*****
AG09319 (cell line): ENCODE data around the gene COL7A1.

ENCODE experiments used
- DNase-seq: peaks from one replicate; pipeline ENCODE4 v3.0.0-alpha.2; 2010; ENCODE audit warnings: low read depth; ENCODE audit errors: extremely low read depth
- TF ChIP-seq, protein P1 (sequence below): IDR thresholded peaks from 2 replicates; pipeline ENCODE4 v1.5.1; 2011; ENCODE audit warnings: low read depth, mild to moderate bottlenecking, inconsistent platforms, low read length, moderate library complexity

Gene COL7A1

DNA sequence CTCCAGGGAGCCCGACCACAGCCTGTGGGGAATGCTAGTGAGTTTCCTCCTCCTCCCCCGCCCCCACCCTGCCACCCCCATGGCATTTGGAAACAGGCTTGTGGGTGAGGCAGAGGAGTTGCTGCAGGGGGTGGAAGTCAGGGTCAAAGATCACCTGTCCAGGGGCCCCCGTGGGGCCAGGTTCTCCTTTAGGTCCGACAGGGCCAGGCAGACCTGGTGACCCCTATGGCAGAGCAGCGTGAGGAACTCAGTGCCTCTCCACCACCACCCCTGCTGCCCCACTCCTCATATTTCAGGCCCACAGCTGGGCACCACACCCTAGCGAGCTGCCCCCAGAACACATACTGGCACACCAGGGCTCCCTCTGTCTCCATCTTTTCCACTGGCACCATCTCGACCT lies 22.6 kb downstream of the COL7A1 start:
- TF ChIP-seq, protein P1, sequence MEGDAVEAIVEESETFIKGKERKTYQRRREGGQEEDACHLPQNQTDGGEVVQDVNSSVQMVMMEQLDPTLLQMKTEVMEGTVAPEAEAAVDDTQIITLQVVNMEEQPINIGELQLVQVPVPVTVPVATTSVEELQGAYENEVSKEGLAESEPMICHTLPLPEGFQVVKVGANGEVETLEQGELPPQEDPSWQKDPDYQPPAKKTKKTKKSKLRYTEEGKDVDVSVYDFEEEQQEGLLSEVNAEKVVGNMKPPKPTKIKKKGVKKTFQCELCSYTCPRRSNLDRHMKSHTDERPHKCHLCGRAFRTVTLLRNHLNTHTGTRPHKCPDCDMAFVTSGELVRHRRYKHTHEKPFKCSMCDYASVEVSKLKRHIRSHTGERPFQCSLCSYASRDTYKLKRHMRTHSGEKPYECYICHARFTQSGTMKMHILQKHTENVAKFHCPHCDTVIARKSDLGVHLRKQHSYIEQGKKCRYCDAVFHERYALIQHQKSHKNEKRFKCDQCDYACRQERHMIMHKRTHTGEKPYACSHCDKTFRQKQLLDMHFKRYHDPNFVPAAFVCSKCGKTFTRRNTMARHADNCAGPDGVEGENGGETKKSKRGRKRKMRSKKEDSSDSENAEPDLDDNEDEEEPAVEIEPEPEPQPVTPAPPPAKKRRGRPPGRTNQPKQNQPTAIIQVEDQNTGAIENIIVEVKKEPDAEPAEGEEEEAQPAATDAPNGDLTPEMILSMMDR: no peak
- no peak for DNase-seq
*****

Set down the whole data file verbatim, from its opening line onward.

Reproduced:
AG09319 (cell line): ENCODE data around the gene COL7A1.

ENCODE experiments used
- DNase-seq: peaks from one replicate; pipeline ENCODE4 v3.0.0-alpha.2; 2010; ENCODE audit warnings: low read depth; ENCODE audit errors: extremely low read depth
- TF ChIP-seq, protein P1 (sequence below): IDR thresholded peaks from 2 replicates; pipeline ENCODE4 v1.5.1; 2011; ENCODE audit warnings: low read depth, mild to moderate bottlenecking, inconsistent platforms, low read length, moderate library complexity

Gene COL7A1

DNA sequence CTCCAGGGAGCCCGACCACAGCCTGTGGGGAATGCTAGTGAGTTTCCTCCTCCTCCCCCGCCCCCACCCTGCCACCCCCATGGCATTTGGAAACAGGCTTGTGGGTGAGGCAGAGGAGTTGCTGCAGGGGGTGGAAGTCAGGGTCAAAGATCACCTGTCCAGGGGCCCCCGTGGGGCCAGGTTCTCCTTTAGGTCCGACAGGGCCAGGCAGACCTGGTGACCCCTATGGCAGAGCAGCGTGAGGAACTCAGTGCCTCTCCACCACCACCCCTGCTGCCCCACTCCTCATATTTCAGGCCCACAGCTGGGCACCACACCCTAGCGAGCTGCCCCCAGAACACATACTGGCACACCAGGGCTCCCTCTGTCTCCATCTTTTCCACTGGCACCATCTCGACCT lies 22.6 kb downstream of the COL7A1 start:
- TF ChIP-seq, protein P1, sequence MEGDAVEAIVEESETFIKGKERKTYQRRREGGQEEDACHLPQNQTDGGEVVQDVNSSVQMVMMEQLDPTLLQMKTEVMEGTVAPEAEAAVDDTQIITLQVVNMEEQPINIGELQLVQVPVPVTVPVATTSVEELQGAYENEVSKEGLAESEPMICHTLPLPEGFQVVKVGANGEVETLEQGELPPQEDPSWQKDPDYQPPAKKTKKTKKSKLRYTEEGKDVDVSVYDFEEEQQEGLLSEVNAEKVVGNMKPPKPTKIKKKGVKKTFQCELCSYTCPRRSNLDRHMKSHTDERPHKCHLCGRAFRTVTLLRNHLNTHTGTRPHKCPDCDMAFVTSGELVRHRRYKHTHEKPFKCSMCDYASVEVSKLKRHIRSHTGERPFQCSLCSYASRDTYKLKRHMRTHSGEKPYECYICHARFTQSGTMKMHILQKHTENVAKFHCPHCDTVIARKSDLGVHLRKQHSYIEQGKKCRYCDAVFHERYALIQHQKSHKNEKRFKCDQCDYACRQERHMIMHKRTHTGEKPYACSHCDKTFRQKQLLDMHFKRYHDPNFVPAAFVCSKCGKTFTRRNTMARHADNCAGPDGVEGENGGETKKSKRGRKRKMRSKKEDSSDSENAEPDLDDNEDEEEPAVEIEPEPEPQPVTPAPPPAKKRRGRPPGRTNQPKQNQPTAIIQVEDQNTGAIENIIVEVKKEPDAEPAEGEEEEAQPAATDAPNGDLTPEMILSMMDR: no peak
- no peak for DNase-seq